Look, Ted and I have a different idea. Maybe it has to do with our backgrounds, because neither of us were born into fame or wealth or power. We came from working people, folks who worked hard to get into the middle class. We remember the trajectory of our own families. Michelle remembers the trajectory of her family. And so we we've got a different idea about how this country should be working.
We don't think that government can solve all our problems. We think government has to be lean and efficient. That's why Ted has consistently made tough decisions to streamline Ohio government, to make sure that it works. But in the words of the first Republican President, Abraham Lincoln, who'd have a great deal of trouble getting a nomination in the Republican Party right now. [Laughter] You know that's true. [Laughter] He said that government should leave to the people--let them do what they can do best for themselves. But government should also be there to do things that the people can't do so well for themselves.
There are some things we've got to do together: build an infrastructure, investing in clean energy, making sure our kids get the education that they need. The notion that I am my brother's keeper and I am my sister's keeper and that we are going to rise or fall together, that you are not on your own, that's what we believe.
We believe in an America that rewards hard work and responsibility, but also one where we look after one another. We believe in an America that prizes innovation and ingenuity. And that's why Ted has made such a push on clean energy. That's why we're seeing advanced battery manufacturing and solar panels and wind turbines. We don't want those jobs going to Europe or Asia.
We want the new electric car. We want the solar panel. We want that built right here in the United States of America with American workers. And I know that's what our Members of Congress want as well. That's the choice in this election.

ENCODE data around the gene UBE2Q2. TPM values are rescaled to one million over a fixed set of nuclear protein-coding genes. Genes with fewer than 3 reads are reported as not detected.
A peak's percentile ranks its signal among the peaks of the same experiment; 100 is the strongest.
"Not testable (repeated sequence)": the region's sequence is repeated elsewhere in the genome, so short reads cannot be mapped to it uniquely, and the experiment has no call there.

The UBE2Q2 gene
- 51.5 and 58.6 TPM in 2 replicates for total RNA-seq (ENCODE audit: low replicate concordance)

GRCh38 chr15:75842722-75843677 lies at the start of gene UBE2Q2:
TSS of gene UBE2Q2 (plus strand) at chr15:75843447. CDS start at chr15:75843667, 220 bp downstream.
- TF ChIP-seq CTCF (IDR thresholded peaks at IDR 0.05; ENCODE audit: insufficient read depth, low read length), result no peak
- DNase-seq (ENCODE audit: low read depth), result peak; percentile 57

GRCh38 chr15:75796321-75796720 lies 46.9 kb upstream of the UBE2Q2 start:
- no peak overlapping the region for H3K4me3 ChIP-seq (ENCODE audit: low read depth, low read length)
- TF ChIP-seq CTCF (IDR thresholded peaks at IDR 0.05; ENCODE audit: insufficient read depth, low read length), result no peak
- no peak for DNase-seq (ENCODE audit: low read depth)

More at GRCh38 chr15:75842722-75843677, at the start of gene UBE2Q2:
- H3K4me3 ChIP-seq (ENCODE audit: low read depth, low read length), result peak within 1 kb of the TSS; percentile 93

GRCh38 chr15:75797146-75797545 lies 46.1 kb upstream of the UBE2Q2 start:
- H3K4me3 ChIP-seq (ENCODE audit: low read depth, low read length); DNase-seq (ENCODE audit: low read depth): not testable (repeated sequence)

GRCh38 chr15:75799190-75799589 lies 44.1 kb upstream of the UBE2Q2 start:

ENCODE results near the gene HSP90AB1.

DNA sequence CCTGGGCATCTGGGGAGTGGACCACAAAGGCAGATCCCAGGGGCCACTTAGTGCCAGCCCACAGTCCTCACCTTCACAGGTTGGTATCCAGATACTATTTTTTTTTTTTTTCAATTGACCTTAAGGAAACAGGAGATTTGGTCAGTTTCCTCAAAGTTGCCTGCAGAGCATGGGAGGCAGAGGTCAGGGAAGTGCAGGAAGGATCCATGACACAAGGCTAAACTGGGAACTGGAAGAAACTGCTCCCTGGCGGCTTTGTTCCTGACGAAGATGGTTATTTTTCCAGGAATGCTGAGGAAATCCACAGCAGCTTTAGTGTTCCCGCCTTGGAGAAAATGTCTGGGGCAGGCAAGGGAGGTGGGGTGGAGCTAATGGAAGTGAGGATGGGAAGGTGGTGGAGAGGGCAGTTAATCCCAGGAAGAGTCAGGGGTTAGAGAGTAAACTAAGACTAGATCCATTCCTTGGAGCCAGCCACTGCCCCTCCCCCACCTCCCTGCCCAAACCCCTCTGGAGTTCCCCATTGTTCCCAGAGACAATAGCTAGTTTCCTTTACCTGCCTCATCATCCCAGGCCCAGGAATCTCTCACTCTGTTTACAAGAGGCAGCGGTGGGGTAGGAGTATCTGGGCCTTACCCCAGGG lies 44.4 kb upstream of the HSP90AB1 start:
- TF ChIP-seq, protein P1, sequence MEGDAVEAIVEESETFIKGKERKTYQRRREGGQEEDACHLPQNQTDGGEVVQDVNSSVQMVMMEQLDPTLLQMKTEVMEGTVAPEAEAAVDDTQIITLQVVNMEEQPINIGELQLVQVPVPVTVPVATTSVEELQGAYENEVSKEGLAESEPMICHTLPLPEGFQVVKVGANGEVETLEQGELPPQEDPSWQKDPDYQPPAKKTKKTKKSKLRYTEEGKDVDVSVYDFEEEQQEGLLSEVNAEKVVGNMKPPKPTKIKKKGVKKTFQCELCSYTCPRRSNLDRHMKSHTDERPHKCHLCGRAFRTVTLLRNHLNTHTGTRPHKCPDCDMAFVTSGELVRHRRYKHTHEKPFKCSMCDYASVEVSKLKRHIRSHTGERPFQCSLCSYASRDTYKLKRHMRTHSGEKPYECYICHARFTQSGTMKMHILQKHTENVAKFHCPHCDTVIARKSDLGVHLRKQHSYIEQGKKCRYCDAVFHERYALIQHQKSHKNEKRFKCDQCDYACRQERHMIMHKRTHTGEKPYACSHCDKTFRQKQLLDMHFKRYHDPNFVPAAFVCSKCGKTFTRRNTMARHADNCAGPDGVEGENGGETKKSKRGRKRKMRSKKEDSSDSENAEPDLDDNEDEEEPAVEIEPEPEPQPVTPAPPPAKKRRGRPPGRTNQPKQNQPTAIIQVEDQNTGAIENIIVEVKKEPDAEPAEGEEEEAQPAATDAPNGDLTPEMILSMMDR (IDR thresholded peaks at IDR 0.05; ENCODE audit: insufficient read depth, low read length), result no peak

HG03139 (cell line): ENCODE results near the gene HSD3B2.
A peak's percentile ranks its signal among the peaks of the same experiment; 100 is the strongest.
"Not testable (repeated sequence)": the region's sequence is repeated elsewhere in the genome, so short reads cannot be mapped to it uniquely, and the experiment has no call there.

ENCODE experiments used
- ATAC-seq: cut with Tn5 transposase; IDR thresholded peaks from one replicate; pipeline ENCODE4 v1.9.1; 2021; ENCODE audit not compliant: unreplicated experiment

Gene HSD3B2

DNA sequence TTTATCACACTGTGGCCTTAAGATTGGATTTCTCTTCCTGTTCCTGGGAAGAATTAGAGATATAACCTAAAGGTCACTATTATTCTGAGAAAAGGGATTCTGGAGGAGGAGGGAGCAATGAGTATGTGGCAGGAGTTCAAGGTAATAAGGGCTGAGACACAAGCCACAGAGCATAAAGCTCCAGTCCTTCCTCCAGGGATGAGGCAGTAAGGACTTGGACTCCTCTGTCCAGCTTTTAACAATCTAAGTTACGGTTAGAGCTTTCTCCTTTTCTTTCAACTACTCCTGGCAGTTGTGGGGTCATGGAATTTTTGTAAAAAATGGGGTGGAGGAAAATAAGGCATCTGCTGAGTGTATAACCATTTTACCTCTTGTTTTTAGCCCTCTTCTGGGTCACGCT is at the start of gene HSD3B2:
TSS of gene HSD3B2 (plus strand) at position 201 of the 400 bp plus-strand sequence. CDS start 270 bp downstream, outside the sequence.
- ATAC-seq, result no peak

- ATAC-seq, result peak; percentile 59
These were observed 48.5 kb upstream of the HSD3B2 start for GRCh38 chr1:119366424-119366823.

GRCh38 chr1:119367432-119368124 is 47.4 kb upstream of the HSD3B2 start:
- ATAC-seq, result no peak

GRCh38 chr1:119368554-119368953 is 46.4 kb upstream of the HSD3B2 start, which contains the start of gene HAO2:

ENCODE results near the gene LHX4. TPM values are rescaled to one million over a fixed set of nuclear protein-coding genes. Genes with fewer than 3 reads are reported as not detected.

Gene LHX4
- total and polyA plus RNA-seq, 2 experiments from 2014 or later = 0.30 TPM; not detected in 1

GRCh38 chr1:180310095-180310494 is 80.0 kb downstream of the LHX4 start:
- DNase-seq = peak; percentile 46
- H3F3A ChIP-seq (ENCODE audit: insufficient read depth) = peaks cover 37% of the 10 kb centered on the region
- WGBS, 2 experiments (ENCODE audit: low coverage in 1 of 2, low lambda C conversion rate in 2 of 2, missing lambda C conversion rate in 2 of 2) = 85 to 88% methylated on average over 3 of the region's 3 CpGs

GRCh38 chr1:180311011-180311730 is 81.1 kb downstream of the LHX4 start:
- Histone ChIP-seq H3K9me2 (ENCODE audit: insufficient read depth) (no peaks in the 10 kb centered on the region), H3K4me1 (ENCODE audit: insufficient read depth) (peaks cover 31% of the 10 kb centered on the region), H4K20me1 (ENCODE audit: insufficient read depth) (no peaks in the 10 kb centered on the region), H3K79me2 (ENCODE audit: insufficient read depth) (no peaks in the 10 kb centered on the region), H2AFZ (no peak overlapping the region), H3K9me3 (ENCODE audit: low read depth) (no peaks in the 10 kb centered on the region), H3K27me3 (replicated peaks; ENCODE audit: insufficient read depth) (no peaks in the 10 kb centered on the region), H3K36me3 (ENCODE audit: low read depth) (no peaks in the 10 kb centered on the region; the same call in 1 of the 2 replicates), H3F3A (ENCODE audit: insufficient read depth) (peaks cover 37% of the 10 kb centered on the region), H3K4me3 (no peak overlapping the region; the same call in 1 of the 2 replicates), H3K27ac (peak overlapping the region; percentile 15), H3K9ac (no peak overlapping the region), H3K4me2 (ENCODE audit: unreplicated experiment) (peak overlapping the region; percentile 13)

For that same reason, we do not accept the notion of cutting education spending. You think China is cutting education spending right now or South Korea or Germany? Those countries aren't playing for second place. They are playing for first. And the United States of America doesn't play for second place either. We've got to invest in our young people.
That's why with the help of these Members of Congress, we completely transformed our student loan program so we've got tens of billions of dollars more going to millions of students all across the country so that they can afford their education. That's why we passed an American opportunity tax credit that provides up to $10,000 for young people to go to college.
And you combined that with the efforts Ted's made at the State level. That's why Ohio has been able to move forward on the education front. And we can't start moving backwards. That's the choice that we're making in this election. That's what this election is all about.
We see an America where the middle class is growing and opportunity is shared. And the only limit to your success is how hard you're willing to try. And we believe in an America that makes sure that it treats our seniors with the dignity and the respect that they deserve, which is why when I hear some folks in the other party still talking about privatization of Social Security, we say, not on my watch, because we're not going to allow a generation's savings to go get wasted on Wall Street.
We want to make sure that insurance companies are giving you a fair deal, that if you've been paying your premiums, that they're not dropping you suddenly when you get sick, and that you can still get health insurance even if your child has a preexisting condition. And if you're a young person graduated from college, that you can stay on your parent's policy until you can finally get a job that offers health insurance.
We want to make sure that credit card companies are treating you fairly and not jacking up your rates unnecessarily. We want to make sure that mortgage brokers aren't steering you into predatory loans. We do this not because we think that government has all the answers, but rather that the free market works best when it's got some basic rules of the road and consumers are protected and you're getting a fair deal.
We're promoting fair dealing all across America, and businesses are competing based on the best product and the best service and the best price. There's nothing antibusiness about that. That's the essence of how America got built.